What We Want From Work: Are Generational Differences Bigger Than Cultural Ones?
Patricia Milligan discusses the conflict between a generation that has carved out a niche and is intent on securing it and a generation that's burning for a shot. The give-and-take between the two is global in scale.
Megan Erickson is an Associate Editor at Big Think. Prior to Big Think, she taught reading and writing to ninth and tenth graders in NYC public schools and tutored students of all ages at the Stuyvesant Writing Center, which she helped launch. In her spare time, she worked in the communications department at the Center for Constitutional Rights and served as a mentor at the Urban Assembly, where she designed and led an extracurricular civics course on grassroots community action. She’s written on education, small business, and the arts for CNNMoney, Fortune Small Business, and The Huffington Post. Megan received her master’s degree in Education from Teachers College. You can reach her at firstname.lastname@example.org.
What's the Big Idea?
International trade has expanded by nearly 5% over the past decade. Last year, world merchandise exports grew by 14% according to the WTO - and this despite the volatility of the financial markets and growing skepticism about free trade agreements in some quarters. It's almost a cliché: we're living in the age of global commerce. So it would make sense to conclude that rapid globalization is outpacing our ability to deal with it as individuals.
But the findings of new study by Mercer - for which the consulting firm surveyed nearly 30,000 participants in 17 countries - call that assumption into question. Mercer has found that the benefits people look for and the workplace environments they expect vary far less from country to country than they do from generation to generation.
Patricia Milligan, the President of Human Capital at Mercer explains:
"One of the things that was really heartening about [the survey] Inside Employees' Minds was the consistency we saw across the globe," says Milligan. "Now why do we care about that? Because actually there’s more sameness than difference as we look at what people value." Which means that "as we think about how we move work and workers around the world... we can [feel] security that there [are] more things that are alike than different."
On the other hand, the values of each generation of workers differs dramatically. Baby Boomers are defined around the world by a distinctive emphasis on security and the desire to "protect health and wealth." Millenials, in contrast, are willing to take a risk: they care less about safety than they do about opportunity.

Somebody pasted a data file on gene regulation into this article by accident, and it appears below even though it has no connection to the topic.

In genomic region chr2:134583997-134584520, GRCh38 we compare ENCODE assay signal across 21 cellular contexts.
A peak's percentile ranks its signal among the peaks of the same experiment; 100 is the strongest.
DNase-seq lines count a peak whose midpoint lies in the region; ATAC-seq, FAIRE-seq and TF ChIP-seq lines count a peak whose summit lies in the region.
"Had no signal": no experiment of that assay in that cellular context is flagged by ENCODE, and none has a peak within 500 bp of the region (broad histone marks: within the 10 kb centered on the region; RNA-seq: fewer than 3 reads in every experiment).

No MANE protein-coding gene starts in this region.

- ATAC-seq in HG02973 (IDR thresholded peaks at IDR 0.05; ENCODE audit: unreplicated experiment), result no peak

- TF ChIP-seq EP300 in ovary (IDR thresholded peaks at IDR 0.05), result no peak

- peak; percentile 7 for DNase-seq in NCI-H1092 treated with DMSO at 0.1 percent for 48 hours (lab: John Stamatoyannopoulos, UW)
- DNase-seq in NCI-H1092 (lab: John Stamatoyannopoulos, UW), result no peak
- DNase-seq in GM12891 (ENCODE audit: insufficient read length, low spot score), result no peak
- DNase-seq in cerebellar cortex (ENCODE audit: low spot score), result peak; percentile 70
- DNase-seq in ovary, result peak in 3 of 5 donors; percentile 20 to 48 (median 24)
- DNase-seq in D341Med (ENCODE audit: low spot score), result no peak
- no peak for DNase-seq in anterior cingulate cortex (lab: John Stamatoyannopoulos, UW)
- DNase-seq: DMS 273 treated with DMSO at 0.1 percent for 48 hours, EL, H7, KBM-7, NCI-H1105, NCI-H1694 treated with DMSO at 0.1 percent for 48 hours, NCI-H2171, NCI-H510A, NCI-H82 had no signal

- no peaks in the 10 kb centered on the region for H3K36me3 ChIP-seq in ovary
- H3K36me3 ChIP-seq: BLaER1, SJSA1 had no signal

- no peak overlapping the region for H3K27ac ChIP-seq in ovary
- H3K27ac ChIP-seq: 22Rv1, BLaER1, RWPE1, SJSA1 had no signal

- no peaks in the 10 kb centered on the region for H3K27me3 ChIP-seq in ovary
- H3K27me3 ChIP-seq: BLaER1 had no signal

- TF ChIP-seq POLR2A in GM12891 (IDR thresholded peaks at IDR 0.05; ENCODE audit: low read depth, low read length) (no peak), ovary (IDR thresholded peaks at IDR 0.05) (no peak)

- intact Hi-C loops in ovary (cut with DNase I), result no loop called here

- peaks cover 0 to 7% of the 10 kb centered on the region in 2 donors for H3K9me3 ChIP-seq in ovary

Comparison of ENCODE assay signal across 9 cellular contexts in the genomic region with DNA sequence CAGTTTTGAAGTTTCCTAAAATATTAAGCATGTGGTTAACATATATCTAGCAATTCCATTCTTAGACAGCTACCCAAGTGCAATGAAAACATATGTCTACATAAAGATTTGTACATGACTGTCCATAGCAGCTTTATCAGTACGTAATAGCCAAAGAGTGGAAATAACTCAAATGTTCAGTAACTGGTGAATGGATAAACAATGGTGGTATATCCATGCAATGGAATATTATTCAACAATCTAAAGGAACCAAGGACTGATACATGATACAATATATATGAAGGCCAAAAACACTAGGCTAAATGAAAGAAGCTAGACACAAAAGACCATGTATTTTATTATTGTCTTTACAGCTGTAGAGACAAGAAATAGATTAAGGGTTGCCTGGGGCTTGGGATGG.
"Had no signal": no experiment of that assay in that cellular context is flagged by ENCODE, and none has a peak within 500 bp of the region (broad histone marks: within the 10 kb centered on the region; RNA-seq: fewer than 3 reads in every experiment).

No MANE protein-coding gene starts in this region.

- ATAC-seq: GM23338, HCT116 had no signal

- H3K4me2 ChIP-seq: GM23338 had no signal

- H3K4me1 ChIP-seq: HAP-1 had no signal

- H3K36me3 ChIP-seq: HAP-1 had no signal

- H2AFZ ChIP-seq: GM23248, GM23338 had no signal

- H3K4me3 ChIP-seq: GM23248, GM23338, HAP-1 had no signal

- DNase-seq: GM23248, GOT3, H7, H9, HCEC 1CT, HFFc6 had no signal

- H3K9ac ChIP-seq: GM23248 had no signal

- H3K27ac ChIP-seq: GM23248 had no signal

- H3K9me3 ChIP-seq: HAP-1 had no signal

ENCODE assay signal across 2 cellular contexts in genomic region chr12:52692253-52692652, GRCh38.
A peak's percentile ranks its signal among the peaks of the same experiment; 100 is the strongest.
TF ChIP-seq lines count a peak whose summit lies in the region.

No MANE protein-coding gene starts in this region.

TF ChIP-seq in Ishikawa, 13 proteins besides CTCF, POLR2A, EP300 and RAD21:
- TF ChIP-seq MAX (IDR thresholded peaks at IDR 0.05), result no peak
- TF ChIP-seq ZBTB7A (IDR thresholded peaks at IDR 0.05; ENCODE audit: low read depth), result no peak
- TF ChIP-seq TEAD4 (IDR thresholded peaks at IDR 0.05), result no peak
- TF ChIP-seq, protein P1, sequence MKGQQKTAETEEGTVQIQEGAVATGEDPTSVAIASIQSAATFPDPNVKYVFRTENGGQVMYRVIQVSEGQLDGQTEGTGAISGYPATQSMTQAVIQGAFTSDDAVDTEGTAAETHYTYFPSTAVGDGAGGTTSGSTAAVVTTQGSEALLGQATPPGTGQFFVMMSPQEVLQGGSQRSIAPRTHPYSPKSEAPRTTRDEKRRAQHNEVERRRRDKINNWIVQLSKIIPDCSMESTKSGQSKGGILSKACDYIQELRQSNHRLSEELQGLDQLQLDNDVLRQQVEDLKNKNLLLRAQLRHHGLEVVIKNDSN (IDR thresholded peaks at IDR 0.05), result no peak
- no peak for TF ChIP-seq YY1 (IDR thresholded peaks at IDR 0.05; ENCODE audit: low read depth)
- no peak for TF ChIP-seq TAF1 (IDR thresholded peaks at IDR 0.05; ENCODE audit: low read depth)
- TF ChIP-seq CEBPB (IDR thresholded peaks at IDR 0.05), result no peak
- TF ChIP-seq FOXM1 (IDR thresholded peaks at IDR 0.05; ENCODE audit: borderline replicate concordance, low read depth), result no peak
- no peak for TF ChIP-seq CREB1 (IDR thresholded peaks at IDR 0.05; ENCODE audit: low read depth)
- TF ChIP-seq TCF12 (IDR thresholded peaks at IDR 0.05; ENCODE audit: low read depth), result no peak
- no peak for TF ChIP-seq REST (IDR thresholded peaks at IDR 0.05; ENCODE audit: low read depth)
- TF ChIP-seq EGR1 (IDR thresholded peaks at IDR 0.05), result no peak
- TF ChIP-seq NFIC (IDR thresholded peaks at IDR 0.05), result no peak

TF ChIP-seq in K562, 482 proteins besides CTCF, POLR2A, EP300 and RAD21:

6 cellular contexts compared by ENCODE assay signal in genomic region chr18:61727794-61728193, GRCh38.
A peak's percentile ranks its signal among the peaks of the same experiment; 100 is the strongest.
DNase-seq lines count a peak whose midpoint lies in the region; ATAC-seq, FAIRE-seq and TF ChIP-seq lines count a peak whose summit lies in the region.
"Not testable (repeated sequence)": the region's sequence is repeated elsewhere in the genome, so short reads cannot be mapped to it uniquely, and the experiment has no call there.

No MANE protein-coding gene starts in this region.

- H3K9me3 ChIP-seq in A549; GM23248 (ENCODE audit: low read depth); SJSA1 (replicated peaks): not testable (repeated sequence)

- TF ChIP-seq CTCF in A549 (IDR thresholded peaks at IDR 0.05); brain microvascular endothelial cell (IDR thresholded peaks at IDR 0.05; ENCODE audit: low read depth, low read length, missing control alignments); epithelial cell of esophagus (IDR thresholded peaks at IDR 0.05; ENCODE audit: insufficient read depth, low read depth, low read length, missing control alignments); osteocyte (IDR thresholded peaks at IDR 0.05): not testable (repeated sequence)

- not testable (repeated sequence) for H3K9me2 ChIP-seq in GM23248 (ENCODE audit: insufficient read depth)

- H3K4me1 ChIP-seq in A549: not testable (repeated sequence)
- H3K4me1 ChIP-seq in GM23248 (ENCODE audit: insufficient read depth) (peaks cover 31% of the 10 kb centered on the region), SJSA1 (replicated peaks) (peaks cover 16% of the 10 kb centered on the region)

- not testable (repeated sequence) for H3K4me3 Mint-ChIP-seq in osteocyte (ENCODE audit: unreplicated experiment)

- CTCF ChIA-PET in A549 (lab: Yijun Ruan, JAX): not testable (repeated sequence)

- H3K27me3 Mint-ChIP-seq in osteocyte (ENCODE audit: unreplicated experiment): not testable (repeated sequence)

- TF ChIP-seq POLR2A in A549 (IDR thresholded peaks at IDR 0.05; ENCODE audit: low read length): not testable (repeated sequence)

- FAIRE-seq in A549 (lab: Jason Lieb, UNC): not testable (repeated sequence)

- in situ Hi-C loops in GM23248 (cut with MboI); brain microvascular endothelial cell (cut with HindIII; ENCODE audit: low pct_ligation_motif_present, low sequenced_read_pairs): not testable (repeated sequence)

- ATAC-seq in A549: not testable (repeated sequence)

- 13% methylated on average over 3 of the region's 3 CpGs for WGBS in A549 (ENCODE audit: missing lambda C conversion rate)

From Milligan's description, a picture emerges of the conflict between a generation that has carved out a niche and is intent on securing it, versus a generation that's burning for its shot. The inevitable give-and-take between the two is global in scale, presenting a challenge for employers who must "develop programs and policies that meet the needs" of a workforce that is increasingly divided by age and perspective, even as cultural barriers are (arguably) lessening.
What's the Significance?
What we don’t see is that same flexibility applied to work. And what do I mean by that? You can have flexible work arrangements, you know, flex-time, flex-location, but if leaders and managers don’t really encourage people to work differently, to work flexibly, then people won’t take advantage of those programs.
Of course, in order for flexible work programs to go mainstream, leaders will have to swallow any discomfort they may have at differentiating between employees' needs and embrace the challenge. That means not simply offering such arrangements, but actively encouraging employees to take advantage of them.
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- Decades of car-centric urban planning normalized unsustainable lifestyles.
- People who prefer personal comfort elect politicians who represent such views.
Progressive America would be half as big, but twice as populated as its conservative twin.
- America's two political tribes have consolidated into 'red' and 'blue' nations, with seemingly irreconcilable differences.
- Perhaps the best way to stop the infighting is to go for a divorce and give the two nations a country each
- Based on the UN's partition plan for Israel/Palestine, this proposal provides territorial contiguity and sea access to both 'red' and 'blue' America
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- Why do we insist on dividing our wonderfully complex selves into boring little boxes
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